## [1] "Background: China&rsquo;s CanSino Biologics has developed a recombinant novel coronavirus vaccine that incorporates the adenovirus type 5 vector (Ad5) named Ad5-nCoV. Trials: Multiple trials are in various stages of recruitment and completion: - A Phase 1 clinical trial in China of 108 participants between 18 and 60 years old who will receive low, medium, and high doses of Ad5-nCoV is active, but not recruiting (NCT04313127). - A Phase 1 trial in China is evaluating intramuscular vaccination and mucosal vaccination of Ad5-nCoV across two doses (NCT04552366). - A Phase 1/2 trial of up to 696 participants in Canada (NCT04398147). - A Phase 2 double-blind, placebo-controlled trial of up to 508 participants in China (NCT04341389) is active, but not recruiting. - A Phase 2b trial in China evaluating safety and immunogenicity of Ad5-nCoV in participants 6 years and older (NCT04566770). - A Phase 3 trial in Russia of up to 500 participants across multiple study centers (NCT04540419). - A Phase 3 trial of up to 40,000 participants internationally, including Pakistan, Saudi Arabia and Mexico (NCT04526990). Outcomes: A single dose of Ad5-nCoV protected against upper respiratory infection of SARS-CoV-2 in ferrets, according to a paper published 14 August in Nature Communications. Results from a Phase 1 trial show a humoral and immunogenic response to the vaccine, according to a paper published in The Lancet. Adverse reactions such as pain (54%), fever (46%), fatigue (44%), headache (39%), and muscle pain (17%) occurred in 83% of patients in the low and medium dose groups and 75% of patients in the high dose group. In the Phase 2 trial, neutralizing antibodies and specific interferon γ enzyme-linked immunospot assay responses were observed at all dose levels for most participants. Status: On 25 June, China’s Central Military Commission announced the military had been approved to use Ad5-nCoV for a period of 1 year, according to reporting in Reuters."
X <- res$therapeutics
## [1] "Background: Actemra is a indicated to treat autoimmune diseases such as rheumatoid arthritis as well as cytokine release syndrome. Research from China has shown Actemra may be an effective treatment for patients with severe cases of COVID-19.  Trials: Actemra is being evaluated in the following high-profile trials: COVACTA (NCT04320615) and EMPACTA (NCT04372186). The Hôpitaux de Paris (CORIMUNO-19) is assessing Actemra in a trial for COVID-19 associated pneumonia (NCT04331808) in a Phase 2 trial.  Outcomes: Evidence is beginning to point to Actemra having a beneficial outcome for COVID-19 patients in some, but not all, scenarios. Evidence for benefit: - Results from EMPACTA indicate Actemra reduced the need for mechanical ventilation in patients with COVID-19 associated pneumonia. In EMPACTA, 12.0% of patients receiving Actemra received mechanical ventilation compared with 19.3% of patients in the placebo group (P = .04); however, Actemra did not improve rates of survival, according to data published in the New England Journal of Medicine. - Preliminary results from CORIMUNO-19 showed Actemra “improves significantly clinical outcomes” of pneumonia associated with COVID-19. - The drug may also improve survival in patients with cytokine release syndrome, according to a study in CHEST. - Results from the University of Michigan published in the journal Clinical Infectious Diseases showed a 45% reduction in hazard of death for COVID-19 patients and improved status compared with patients who did not receive the drug. - In a multicenter cohort study of 4,485 adults with COVID-19 published in JAMA Internal Medicine, researchers found a lower risk of mortality in adults who received Actemra within 2 days of admission to the ICU compared with patients who did not receive Actemra as part of their care. Evidence showing mixed results: - Researchers on behalf of the Niguarda COVID-19 Working Group released a comparative analysis in the Journal of Infection that noted Actemra is potentially effective, but recommended caution when using the drug. - A randomized, double-blind, placebo-controlled trial published in the New England Journal of Medicine by researchers at Massachusetts General Hospital found Actemra was not effective in reducing need for intubation, disease progression, or death but left open the opportunity that the drug did carry some benefit due to wide confidence intervals in comparisons of efficacy. - CORIMUNO-19: There were a lower number of patients hospitalized with COVID-19 and moderate-to-severe pneumonia taking Actemra who required noninvasive ventilation, intubation, or died at 14 days compared with placebo, but Actemra did not meet the primary outcome of reducing clinical progression scores by 5 days after starting treatment. Evidence showing no benefit: - In the COVID-BioB Study, patients who received Actemra instead of standard of care had improved clinical outcomes (69% vs. 61%; P = .61) and reduced mortality (15% vs. 33%; P = .15), but neither result was statistically significant. - Results posted in medRxiv by researchers at the University of North Carolina, Chapel Hill, showed that of 11 patients with severe COVID-19 requiring ventilation, Actemra reduced C-reactive protein levels but did not result in significant improvement in temperature and oxygen requirements. - An Italian study sponsored by the Italian Medicine Agency (AIFA) was stopped after Actemra failed to perform better than standard of care in reducing respiratory symptoms, intensive care visits and mortality. - Roche also provided an update for COVACTA indicating the drug did not meet its primary or secondary endpoints of improved clinical status and reduced mortality.  Status: COVACTA has been completed; EMPACTA and CORIMUNO-19 are active, but not recruiting."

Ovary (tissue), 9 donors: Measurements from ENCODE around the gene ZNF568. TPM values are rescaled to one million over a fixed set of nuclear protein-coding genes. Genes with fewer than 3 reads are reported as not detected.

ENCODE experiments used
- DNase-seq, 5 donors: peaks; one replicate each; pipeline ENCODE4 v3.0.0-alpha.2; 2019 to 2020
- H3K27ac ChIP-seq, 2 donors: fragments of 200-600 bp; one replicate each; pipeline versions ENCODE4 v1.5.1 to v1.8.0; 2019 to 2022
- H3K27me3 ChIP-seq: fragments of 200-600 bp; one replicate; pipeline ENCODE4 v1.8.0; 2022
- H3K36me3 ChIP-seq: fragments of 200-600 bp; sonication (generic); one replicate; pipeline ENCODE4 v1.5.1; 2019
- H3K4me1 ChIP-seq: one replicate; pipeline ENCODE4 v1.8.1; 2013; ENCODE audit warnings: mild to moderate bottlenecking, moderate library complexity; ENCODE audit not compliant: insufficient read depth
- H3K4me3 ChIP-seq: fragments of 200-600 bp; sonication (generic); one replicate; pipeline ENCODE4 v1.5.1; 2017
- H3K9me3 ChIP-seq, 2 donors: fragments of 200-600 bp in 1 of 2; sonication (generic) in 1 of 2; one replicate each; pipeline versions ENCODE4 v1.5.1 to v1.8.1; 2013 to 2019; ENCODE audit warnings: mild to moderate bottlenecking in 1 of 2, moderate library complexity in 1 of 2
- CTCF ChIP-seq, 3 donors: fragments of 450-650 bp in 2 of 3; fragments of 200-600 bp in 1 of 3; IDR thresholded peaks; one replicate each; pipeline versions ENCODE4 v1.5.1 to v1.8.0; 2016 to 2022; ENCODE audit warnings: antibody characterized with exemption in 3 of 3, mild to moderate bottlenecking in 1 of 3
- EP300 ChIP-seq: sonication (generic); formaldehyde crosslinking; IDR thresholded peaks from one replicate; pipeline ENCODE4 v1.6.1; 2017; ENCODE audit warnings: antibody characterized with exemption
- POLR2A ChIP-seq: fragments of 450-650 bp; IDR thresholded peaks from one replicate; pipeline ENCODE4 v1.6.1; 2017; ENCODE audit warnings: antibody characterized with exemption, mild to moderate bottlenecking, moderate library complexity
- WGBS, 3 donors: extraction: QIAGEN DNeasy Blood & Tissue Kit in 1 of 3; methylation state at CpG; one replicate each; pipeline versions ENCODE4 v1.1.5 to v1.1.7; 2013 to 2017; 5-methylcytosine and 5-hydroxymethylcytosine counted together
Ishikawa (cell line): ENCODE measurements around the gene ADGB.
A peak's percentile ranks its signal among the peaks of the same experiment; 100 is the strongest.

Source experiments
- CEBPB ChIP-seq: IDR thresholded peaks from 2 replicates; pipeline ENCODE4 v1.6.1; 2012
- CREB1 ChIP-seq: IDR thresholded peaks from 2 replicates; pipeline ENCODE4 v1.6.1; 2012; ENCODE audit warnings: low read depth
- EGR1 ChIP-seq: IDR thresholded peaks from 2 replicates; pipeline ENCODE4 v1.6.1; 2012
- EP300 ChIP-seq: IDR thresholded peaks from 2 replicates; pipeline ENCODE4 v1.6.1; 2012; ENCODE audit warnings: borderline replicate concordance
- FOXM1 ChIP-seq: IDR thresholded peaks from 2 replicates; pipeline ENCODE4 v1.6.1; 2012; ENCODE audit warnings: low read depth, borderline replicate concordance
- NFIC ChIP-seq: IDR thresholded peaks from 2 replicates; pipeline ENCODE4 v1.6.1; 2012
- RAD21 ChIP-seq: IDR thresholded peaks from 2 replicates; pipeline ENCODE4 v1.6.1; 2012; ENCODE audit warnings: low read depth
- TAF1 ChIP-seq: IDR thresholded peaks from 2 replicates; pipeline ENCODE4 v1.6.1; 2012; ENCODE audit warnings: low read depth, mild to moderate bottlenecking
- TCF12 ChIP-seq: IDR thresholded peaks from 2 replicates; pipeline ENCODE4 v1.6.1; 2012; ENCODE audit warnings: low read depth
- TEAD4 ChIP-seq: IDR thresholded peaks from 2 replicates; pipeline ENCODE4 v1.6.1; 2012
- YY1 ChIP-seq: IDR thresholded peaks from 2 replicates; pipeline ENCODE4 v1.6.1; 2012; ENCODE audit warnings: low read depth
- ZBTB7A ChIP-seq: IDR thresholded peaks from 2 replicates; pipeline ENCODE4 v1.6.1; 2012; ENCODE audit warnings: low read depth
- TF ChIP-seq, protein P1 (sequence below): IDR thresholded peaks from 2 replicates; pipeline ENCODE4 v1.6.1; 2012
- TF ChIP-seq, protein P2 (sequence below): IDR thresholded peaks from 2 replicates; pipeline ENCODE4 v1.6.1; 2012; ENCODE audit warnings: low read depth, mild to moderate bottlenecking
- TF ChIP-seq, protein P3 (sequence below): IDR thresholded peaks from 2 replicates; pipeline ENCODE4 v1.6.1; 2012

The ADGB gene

We provide a visualization function as a redesign “plot”.

   region = "Global",
   continuous_scale = FALSE,
   palette = "Reds",
   date = NULL,
   from = NULL,
   to = NULL,
   title = "COVID-19",
   type = "cases",

Here, type could be one of “cases”,“deaths”,“recovered”,“active”,“todayCases”,“todayDeaths”,“todayRecovered”,“population” and “tests”. By default, color palette is “Reds”, more color palettes can be found here: palette

To get the overview for the latest status, the mini code required is as below:

X <- res$latest